Lines 229-230 Issue: The statement on liposome susceptibility “to fusion, aggregation, and leakage” is not always true.
Proposed Statement: “Liposomes may be susceptible to fusion, aggregation, flocculation, and/or leakage of the encapsulated drug substance during storage.”
Objective of Proposed Statement: To enhance accuracy and clarity of statement.
Lines 230-231 Issue: The statement “For instance, small unilamellar vesicles are more susceptible to size changes than are multilamellar vesicles” is incorrect.
Proposal: Deletion of statement.
Objective of Proposal: To remove a statement that is incorrect.
Lines 231-234 Issue: Statement on “The type of lipids in the bilayer” could be improved for better clarification.
Proposed Statements: “Also The type of lipids in the bilayer or the encapsulated drug substance, and the particle size, are some of the many factors that may affect fusion of the liposomes or leakage of drug substance from the liposome. Therefore, tests for physical parameters should be developed to assess the integrity drug retention and size of liposomes.”
Objective of Proposed Statements: To enhance accuracy clarity and of statement.
Lines 261-262 Issue: The in vivo studies requirement statement needs to be associated with the language proposed for lines 108-110 above.
Proposed Statement: “In vivo studies may be warranted to demonstrate that the changed product is equivalent to the original product with respect to safety and efficacy e.g. for cases where physicochemical testing indicates some change in the properties of the drug product.”
Objective of Proposed Statement: To provide consistency with the proposed changes in lines 108-110.
Page 7, Footnote 6 Issue: The statement in the footnote needs further agency clarification.
Objective: Enhance document clarity.
Line 277 Issues: Gilead has the following general comments for this section.
1. This section should include recommendations that apply to both nonclinical ADME studies and Human pharmacokinetics.
2. The term bioavailability utilized throughout this section appears to have been used in place of the term “delayed release”. If there is no metabolism of a drug substance, the bioavailability of it in a liposome encapsulated formulation will be 100%.
Proposals: See more specific proposals covering Lines 277–444 below.
Objective of Proposal: To clarify objectives of this section
1. The requirement to provide bioavailability data specifically for a liposome drug product is unnecessary. Liposome encapsulation will not affect bioavailability since these products are administered parenterally. Assessment of bioavailability of the encapsulated/intercalated drug substance, for example as a result of metabolism, would be expected in accordance with routine ADME requirements.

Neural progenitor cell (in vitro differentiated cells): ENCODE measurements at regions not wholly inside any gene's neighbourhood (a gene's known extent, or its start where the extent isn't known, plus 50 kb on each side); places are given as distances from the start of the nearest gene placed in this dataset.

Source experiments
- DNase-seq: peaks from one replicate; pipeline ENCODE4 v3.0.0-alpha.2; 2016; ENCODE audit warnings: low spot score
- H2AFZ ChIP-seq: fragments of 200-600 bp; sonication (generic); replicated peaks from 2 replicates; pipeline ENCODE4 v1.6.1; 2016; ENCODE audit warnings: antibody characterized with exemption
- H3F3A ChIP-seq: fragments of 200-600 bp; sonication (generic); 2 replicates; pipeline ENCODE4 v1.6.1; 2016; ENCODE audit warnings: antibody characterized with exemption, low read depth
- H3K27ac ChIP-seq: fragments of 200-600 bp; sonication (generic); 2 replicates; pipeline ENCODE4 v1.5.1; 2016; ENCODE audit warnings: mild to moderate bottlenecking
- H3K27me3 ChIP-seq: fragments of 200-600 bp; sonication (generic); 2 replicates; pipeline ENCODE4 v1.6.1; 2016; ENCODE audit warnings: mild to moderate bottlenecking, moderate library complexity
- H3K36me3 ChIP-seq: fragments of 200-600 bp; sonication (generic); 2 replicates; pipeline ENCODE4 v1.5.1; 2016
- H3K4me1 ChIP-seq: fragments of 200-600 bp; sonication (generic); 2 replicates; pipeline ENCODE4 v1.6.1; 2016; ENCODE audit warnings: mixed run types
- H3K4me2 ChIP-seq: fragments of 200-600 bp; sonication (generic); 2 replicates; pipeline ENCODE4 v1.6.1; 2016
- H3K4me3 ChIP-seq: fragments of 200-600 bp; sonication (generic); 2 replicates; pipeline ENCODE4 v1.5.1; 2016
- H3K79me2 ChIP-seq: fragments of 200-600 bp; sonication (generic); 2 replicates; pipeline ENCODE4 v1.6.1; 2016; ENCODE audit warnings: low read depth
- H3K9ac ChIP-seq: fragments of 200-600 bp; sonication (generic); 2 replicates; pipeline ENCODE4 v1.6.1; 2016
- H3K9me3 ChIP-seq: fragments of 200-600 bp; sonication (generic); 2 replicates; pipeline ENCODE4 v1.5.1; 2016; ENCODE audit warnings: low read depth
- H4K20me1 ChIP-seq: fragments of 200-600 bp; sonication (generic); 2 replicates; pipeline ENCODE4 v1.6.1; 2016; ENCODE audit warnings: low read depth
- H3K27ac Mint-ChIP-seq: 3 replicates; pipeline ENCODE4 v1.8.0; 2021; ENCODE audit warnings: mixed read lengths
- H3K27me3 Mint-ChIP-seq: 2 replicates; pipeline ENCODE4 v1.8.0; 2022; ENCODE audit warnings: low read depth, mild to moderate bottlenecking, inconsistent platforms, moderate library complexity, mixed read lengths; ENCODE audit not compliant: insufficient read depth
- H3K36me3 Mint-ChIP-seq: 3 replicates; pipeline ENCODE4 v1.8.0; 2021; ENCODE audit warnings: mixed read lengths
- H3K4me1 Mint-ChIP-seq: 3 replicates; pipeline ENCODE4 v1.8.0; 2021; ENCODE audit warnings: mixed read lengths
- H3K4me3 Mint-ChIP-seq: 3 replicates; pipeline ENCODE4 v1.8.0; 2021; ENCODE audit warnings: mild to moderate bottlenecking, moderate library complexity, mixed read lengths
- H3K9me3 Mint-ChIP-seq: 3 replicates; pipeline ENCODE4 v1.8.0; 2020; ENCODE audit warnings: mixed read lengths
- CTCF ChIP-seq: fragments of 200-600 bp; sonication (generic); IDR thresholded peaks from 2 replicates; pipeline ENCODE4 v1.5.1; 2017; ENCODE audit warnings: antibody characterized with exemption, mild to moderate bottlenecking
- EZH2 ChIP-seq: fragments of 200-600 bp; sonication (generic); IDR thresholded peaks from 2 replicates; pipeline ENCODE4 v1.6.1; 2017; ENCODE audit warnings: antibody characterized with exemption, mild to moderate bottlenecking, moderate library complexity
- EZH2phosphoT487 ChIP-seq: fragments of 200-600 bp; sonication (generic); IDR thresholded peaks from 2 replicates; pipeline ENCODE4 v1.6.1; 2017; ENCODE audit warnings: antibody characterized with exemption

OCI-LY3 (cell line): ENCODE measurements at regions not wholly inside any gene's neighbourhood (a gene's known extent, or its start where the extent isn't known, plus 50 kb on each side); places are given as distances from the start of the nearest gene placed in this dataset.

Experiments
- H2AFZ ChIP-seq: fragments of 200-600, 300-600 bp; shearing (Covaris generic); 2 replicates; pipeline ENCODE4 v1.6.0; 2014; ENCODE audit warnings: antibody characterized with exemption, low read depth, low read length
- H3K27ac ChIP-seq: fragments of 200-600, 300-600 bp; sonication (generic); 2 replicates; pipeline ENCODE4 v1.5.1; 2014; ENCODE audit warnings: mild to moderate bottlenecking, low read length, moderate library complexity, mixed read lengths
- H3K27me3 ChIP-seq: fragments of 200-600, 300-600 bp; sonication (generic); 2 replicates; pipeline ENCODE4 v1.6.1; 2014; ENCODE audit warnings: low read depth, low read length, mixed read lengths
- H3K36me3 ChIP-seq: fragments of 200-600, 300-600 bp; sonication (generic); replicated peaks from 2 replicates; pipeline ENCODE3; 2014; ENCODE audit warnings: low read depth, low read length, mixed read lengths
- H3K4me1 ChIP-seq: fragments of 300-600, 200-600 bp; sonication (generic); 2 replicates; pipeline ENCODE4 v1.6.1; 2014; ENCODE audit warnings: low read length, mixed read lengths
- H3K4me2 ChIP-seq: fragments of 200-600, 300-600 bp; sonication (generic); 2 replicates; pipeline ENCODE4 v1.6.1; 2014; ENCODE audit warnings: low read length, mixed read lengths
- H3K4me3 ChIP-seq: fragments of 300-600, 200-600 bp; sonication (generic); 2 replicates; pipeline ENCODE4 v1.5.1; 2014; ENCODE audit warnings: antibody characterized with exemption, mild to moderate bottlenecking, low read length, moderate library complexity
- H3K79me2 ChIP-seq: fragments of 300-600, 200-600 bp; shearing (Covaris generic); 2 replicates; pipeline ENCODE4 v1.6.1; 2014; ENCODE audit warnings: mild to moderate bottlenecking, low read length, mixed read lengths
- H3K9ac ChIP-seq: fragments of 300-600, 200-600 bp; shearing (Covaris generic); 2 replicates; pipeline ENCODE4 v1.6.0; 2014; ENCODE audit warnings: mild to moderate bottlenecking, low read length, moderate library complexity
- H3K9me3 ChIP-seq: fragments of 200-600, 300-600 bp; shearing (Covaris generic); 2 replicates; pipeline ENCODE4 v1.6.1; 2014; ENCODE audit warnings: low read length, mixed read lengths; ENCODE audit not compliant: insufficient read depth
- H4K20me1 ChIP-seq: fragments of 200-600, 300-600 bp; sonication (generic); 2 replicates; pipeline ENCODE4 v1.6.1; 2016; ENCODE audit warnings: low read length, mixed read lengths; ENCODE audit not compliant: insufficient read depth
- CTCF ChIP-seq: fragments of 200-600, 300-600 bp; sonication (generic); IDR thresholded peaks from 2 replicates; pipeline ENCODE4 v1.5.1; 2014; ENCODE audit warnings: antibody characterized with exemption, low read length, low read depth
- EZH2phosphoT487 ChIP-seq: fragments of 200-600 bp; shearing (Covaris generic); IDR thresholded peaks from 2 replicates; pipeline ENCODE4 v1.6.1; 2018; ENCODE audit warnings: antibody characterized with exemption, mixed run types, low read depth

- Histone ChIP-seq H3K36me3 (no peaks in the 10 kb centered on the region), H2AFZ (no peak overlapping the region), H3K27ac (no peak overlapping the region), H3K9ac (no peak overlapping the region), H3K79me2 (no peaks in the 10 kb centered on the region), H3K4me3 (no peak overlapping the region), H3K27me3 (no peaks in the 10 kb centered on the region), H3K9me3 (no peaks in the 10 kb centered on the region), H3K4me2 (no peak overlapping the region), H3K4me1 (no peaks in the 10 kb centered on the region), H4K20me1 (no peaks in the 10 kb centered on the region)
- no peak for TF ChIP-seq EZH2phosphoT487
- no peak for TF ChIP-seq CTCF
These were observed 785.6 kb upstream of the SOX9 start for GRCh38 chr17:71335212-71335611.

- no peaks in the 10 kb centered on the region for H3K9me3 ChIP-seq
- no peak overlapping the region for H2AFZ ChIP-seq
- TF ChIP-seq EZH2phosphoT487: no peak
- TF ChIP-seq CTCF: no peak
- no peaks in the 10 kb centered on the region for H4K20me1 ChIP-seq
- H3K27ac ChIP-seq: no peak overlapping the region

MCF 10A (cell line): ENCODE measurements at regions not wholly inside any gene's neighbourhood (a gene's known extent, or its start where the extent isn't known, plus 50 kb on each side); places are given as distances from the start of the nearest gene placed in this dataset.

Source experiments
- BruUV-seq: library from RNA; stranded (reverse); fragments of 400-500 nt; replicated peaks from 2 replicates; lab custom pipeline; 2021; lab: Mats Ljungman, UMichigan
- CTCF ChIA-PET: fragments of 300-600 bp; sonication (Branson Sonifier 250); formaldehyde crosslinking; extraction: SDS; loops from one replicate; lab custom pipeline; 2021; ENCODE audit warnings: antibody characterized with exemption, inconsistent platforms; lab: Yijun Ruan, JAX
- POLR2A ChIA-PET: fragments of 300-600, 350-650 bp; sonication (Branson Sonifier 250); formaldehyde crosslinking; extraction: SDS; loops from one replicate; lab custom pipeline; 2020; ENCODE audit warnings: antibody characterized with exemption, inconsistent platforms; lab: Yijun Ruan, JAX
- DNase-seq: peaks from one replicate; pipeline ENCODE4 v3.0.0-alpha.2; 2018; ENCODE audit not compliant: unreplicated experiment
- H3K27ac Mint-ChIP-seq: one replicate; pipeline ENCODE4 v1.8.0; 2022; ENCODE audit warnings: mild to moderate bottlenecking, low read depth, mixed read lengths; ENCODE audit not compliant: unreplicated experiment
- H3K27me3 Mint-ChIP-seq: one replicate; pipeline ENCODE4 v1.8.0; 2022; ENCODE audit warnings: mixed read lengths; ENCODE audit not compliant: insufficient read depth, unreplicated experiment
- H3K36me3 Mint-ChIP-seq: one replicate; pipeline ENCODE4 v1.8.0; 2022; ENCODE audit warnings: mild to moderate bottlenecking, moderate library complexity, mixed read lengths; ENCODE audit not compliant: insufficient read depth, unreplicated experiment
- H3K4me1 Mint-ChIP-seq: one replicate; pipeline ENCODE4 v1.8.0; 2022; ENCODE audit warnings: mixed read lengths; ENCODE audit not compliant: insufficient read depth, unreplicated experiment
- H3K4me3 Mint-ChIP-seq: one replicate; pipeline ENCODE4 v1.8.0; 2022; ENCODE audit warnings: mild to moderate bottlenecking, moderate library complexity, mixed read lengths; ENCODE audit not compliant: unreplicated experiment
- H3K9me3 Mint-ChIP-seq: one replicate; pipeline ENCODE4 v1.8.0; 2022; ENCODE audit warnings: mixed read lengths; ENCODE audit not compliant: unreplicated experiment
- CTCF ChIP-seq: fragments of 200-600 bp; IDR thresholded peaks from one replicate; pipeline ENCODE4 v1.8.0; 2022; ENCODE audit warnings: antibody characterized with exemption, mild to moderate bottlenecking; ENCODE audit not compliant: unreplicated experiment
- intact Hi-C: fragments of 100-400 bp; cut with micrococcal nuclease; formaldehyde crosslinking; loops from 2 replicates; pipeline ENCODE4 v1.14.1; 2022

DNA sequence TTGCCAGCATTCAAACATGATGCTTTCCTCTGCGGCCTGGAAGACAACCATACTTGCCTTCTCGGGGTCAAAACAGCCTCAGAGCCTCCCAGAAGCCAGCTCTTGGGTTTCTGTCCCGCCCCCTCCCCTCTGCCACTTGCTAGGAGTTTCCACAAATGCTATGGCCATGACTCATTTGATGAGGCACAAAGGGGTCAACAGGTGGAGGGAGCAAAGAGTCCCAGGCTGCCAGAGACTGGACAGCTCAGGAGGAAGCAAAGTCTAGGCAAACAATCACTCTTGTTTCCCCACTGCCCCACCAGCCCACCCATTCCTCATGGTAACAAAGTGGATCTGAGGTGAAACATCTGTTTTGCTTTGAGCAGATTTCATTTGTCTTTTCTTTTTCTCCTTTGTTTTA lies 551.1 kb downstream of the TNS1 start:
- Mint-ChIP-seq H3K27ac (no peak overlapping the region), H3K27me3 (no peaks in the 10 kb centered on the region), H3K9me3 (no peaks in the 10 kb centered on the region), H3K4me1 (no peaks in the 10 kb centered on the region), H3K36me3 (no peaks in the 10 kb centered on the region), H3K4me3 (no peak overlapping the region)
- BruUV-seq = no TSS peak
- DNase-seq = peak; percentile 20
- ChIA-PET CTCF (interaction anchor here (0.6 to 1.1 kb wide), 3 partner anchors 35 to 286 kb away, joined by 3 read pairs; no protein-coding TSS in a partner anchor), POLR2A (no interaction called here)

2. In addition to the usual requirements, ADME assessment for a liposome encapsulated drug product must also take into consideration data from either or both the drug substance and liposome structure if they have been included in submissions for previously approved drug products.
Proposed Statements: Addition of the following statements immediately after sentence ending “….and bioavailability data apply (see 21 CFR 314.50, 320.21, and 320.29)” in Line 280.
1. Additionally, pharmacokinetic assessment of both the liposome encapsulated and unencapsulated forms of the drug substance (active pharmaceutical ingredient) may be necessary, particularly if liposomal formulation produces delayed or controlled release of the drug substance into plasma and/or tissues.
2. If either or both the drug substance and liposome structure of the new formulation is/are identical to other approved drug product formulation(s), comparison with this data may be necessary to delineate differences in drug metabolism, distribution, or excretion of the new formulation.
Objectives of proposed Statements: To enhance document clarity.
Lines 298-325 Issue: The concept of in vivo stability as described in this section is not applicable to most liposomal formulations. Liposomal encapsulation generally produces delayed release of the drug substance. The structure of the liposomal membrane may be altered to produce very fast or very slow release. Therefore, it is more appropriate to conduct single and repeated dosing studies to establish the concentration profiles of total, encapsulated and unencapsulated forms of the drug substance in plasma (if possible).
Proposals: See specific line proposals below.
Objectives of proposals: To enhance document accuracy and clarity
Lines 298 Proposal: Modify title text to: In Vivo Integrity (Stability) Considerations Disposition of Drug Substance
Lines 300-301 Proposal: Delete sentence beginning “In addition to the general stability considerations of the…” in Line 300 and replace with following. “Since liposomal encapsulation generally produces delayed release of the drug substance, the PK profile should, when possible, include measurements of both encapsulated and unencapsulated drug substance in single-dose and repeated-dosing studies. The applicant should provide justification if bioanalytical methods to distinguish between encapsulated and unencapsulated fractions of the drug substance cannot be developed.”
Lines 303-308 Proposal: Delete sentences within whole paragraph and replace with following. “If bioanalytical methods are available to measure both encapsulated and unencapsulated drug substance, the in vivo PK profile of both fractions in plasma should be determined. Both single-dose and repeated dosing studies should be performed. Whenever possible, measurements should be obtained for both fractions at a sufficient number of timepoints to establish an accurate profile for the liposome form of the drug substance. The measurements should also be used to confirm the profile of free drug released from the liposomes as expected from studies of non-liposome active.”